The low-pass filter 12 can be implemented using an operational amplifier circuit, the design of which is obvious to a person skilled in the art and is therefore not dealt with in the present context. The other square wave S2 is fed to another low-pass filter 13 composed of a resistor R6 and a capacitor C1, from the output of which is obtained the triangular wave S4 shown in FIG. 4d. The sinusoidal signal S3 and the triangular signal S4 are compared in the comparator 14, which outputs the signal S5 shown in FIG. 4e. This is a 25.6 kHz square signal modulated with a 50 Hz sinusoidal wave. This signal is applied via an amplifier 15 to a transformer M1 which supplies the power stage 7 of the inverter. The capacitor C2 separates the 50 Hz component present in the signal. The waves in FIGS. 4a-4e do not coincide in scale or in phase: they merely represent the signal form in each case.
FIG. 5 shows the power stage 7 of the inverter depicted in FIG. 1, in which the voltage UA is the stabilized d.c. voltage formed in the generator unit 1, depicted in FIG. 1. The windings M2 -M5 are secondary windings of the transformer M1 presented in FIG. 3, while the capacitors C3 -C6 are decoupling capacitors, each of which, together with the respective VDR resistors R7 -R10, reconstructs the modulated signal S5 formed in the comparator 14. Instead of VDR resistors, Zener diodes can also be used. The windings M2 -M5 are so connected that windings M2 and M5 have the same polarity while windings M3 and M4 are reversed in polarity relative to that of M2 and M5. A reconstructed signal is used to drive each of the MOSFET semiconductor switches K1 -K4.
At points A and B, a signal is produced which corresponds in form to the signal S5 in FIG. 4e and in amplitude to the voltage UA. The signals at the points A and B are opposite in phase. By passing said signals through a second order low-pass filter, consisting of an inductance L2, a capacitor C7 and another inductance L3 connected in series, an output voltage uo is obtained across the terminals of the capacitor C7. The voltage uo is sinusoidal, its frequency is stabilized with the crystal 6, and its amplitude corresponds to the d.c. voltage UA. The capacitor C8 is an electrolytic capacitor which enables a higher momentary output power to be achieved than could be obtained from the generator alone.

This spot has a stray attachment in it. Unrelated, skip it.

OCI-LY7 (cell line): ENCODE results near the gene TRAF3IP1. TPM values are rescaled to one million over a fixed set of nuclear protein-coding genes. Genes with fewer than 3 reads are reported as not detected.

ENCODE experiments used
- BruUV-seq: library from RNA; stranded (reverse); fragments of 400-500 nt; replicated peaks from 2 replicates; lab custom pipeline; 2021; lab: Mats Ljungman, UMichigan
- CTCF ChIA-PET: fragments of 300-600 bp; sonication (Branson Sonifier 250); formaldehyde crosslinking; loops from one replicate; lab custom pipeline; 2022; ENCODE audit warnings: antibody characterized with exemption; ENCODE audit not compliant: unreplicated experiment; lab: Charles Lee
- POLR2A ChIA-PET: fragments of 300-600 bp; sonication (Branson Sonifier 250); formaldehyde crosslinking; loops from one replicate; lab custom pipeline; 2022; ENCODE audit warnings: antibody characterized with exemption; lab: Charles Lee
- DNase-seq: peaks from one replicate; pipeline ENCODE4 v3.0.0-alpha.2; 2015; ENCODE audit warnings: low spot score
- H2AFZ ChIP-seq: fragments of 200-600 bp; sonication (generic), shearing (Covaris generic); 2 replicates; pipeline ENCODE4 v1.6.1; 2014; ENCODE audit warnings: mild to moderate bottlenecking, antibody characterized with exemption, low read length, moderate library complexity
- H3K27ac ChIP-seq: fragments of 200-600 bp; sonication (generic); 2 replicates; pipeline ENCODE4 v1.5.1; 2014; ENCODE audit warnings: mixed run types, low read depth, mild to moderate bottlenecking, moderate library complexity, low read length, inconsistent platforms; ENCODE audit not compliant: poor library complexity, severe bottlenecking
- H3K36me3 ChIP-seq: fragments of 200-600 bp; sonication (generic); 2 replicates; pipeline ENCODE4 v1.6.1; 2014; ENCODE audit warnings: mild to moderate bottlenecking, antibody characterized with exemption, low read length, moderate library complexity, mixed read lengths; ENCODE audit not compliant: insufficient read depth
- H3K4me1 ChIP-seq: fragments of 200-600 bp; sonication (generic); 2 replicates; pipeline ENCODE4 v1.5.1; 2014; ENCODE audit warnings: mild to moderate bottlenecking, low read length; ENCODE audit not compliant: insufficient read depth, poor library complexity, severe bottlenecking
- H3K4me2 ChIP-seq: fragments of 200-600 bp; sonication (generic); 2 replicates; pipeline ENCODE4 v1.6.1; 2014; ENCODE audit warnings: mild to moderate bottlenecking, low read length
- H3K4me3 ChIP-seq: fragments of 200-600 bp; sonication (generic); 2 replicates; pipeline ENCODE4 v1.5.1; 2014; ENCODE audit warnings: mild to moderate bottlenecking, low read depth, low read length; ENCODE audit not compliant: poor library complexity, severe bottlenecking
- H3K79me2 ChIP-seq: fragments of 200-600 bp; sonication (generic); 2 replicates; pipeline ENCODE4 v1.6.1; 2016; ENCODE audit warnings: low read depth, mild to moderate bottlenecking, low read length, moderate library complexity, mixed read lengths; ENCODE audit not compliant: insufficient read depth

It is obvious to a person skilled in the art that the different embodiments of the invention are not restricted to the example described in the foregoing, and that they may vary within the scope of the claims stated below. A three-phase a.c. voltage may be formed by connecting three inverters in parallel. Instead of MOSFET semiconductor switches, other kinds of corresponding semiconductor switches may be used which have sufficient switching speed for a 25.6 kHz signal, and which are able to sustain the voltage UA and current drawn by the load connected to the output of the inverter 3. Besides a combustion engine, e.g. a hydraulic turbine, wave power or a windmill may be used to drive the generator 4 in FIG. 1. The capacitor C8 of FIG. 5 may also be a storage battery or another equivalent energy storage, in which case a transient stopping of the generator 4 does not interrupt the operation of the entire apparatus. The 50 Hz frequency of the output voltage uo can also be changed e.g. into 60 Hz by replacing the crystal 10 in FIG. 3 with a 983.04 kHz crystal.
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|U.S. Classification||322/28, 363/41, 363/37, 363/98, 363/132|
|International Classification||H02M7/5387, B60R16/03, B60R16/02, H02P9/30|
|Cooperative Classification||H02M7/5387, H02P2101/45, H02P9/30|
|European Classification||H02M7/5387, H02P9/30|
|Jan 17, 1995||FPAY||Fee payment|
Year of fee payment: 4
|Feb 23, 1999||REMI||Maintenance fee reminder mailed|
|Mar 15, 1999||SULP||Surcharge for late payment|
|Mar 15, 1999||FPAY||Fee payment|
Year of fee payment: 8
|Jul 30, 2003||LAPS||Lapse for failure to pay maintenance fees|
|Sep 23, 2003||FP||Expired due to failure to pay maintenance fee|
Effective date: 20030730